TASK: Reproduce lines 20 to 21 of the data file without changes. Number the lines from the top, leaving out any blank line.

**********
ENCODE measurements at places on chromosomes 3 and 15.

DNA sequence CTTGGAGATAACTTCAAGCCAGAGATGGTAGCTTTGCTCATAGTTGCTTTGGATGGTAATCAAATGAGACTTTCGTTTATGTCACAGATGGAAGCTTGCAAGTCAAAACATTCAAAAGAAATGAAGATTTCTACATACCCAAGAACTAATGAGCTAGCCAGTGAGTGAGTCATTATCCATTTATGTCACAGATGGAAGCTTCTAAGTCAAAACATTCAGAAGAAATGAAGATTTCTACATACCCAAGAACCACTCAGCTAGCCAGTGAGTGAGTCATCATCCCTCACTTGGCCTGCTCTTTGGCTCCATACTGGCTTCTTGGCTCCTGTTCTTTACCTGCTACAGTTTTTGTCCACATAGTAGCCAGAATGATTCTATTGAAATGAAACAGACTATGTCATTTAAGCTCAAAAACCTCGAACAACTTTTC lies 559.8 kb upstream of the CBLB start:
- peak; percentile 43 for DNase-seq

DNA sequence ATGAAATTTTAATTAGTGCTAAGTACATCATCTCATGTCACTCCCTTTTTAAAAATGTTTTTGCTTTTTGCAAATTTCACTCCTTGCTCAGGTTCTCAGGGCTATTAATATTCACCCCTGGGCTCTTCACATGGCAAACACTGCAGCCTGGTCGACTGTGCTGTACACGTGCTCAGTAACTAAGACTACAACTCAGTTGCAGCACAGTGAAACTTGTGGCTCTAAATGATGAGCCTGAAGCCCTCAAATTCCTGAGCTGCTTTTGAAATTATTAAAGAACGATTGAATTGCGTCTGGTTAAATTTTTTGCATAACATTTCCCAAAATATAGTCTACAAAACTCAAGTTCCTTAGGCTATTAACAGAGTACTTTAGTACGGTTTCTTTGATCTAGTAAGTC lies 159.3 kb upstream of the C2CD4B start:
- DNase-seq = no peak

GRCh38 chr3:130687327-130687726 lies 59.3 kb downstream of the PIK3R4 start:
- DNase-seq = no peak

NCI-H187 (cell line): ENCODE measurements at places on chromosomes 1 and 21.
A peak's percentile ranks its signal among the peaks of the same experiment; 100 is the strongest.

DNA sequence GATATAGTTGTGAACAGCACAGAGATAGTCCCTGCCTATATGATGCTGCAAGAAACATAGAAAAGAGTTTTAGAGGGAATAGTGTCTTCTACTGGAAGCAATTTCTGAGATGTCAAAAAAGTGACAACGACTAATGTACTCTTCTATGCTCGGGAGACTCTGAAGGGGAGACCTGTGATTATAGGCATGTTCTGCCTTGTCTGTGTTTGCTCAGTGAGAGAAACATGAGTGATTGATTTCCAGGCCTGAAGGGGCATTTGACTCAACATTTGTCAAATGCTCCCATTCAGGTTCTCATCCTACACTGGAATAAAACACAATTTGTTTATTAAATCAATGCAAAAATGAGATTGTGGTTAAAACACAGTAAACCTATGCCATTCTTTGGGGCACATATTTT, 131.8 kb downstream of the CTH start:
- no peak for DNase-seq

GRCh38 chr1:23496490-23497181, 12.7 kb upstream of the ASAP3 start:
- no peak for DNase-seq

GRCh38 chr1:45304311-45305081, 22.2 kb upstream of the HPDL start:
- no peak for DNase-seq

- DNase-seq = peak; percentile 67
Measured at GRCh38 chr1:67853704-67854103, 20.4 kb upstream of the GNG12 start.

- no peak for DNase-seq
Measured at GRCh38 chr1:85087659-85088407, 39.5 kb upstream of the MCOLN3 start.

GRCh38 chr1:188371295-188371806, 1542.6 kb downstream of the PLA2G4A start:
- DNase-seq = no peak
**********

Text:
GRCh38 chr1:188371295-188371806, 1542.6 kb downstream of the PLA2G4A start:
- DNase-seq = no peak